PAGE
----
Dollar Leakage: The Cost of Air and Moisture Penetration into Buildings

June 21, 2017

Developing proper airtight envelopes in new-builds is now more urgent than ever as global temperatures are rising. The weather in this region plays a unique and significant role in building energy consumption, as it directly affects the cooling demand of the buildings - in other words, directly affects how much it costs to cool.

The main factors that influence building energy consumption:
• Climate conditions
• Building envelope quality and integrity
• Operation and maintenance
• Occupancy behaviour

Infiltration / Exfiltration: 
Of the factors above, climate conditions arguably play the most significant role in energy performance. Air Leakage is one of the fundamental maintenance factors that cause infiltration/exfiltration. Infiltration can be defined as ‘the leaking or movement of air through the cracks, gaps and other openings in the building.’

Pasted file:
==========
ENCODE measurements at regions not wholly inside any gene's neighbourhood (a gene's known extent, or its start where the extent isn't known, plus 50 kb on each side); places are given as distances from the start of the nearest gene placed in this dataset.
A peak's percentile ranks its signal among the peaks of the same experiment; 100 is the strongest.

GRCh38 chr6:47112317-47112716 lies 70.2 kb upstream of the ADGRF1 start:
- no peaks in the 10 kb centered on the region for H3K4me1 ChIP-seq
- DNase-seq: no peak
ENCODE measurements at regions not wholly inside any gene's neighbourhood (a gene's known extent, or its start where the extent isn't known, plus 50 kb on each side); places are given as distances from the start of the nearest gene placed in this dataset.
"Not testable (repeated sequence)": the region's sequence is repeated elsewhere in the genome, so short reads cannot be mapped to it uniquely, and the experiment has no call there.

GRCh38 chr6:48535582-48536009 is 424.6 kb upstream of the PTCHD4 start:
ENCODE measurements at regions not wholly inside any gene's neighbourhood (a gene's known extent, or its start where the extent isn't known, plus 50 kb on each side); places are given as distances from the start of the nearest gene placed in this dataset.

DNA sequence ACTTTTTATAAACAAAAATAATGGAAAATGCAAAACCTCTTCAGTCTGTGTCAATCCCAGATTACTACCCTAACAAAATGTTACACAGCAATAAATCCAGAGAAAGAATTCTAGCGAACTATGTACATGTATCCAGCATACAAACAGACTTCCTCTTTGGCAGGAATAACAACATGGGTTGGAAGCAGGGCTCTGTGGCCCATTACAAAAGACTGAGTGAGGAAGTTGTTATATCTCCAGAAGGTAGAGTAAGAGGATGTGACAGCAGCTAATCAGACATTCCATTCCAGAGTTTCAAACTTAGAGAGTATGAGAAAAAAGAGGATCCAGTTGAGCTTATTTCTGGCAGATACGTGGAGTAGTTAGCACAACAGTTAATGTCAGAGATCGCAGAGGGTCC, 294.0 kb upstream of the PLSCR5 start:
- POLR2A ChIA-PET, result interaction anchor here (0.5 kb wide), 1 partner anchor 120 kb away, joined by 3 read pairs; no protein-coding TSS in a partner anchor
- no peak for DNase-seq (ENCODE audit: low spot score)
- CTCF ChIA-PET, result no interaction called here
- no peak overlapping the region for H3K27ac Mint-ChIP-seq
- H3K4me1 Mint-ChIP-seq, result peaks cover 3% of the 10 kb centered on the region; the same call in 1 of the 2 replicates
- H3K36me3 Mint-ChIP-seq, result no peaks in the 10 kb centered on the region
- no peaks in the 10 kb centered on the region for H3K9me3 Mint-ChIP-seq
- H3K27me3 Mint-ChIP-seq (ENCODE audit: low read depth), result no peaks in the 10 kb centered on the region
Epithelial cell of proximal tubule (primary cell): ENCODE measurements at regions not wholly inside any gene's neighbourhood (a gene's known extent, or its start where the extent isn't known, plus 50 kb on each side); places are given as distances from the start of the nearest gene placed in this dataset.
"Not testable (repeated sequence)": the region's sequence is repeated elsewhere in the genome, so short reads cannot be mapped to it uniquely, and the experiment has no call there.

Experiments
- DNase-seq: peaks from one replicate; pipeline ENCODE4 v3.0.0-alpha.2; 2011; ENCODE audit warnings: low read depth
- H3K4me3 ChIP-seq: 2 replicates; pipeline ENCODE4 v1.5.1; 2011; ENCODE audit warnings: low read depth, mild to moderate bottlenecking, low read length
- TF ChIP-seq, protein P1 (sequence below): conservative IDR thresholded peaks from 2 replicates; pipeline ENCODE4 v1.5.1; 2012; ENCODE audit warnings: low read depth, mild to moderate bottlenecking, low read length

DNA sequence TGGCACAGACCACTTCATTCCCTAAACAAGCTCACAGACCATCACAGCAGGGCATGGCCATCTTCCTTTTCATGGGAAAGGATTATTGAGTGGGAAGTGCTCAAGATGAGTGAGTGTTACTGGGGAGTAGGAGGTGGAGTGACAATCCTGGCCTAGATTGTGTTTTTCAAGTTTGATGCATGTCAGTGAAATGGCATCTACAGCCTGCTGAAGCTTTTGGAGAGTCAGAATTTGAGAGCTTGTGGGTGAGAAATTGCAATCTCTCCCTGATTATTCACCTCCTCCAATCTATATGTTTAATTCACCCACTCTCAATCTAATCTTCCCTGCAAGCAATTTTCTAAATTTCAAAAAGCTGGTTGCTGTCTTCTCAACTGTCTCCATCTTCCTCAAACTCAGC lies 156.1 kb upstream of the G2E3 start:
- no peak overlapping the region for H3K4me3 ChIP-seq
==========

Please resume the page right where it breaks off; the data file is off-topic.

Studies prove that considerable amount of infiltration is due to poor air tightness in the building envelope. One of the major consequences of this is that the inside temperature will increase and building users try to compensate for this by turning up the internal air conditioning, resulting in increased energy consumption of the building. This is the crux of the ‘dollar leakage’ concept.

Poor air tightness also creates more other expensive problems, such as: 
• Instant and continuous disruption to the HVAC system
• A much higher risk of spreading unhealthy airbourne particles
• An increase in the indoor humidity level which, if left untreated, leads directly to moist air transfer into the building that creates problems such as mould, rusting and rot in the inside environment.


Read the full article in the latest issue of The Big 5 Hub.

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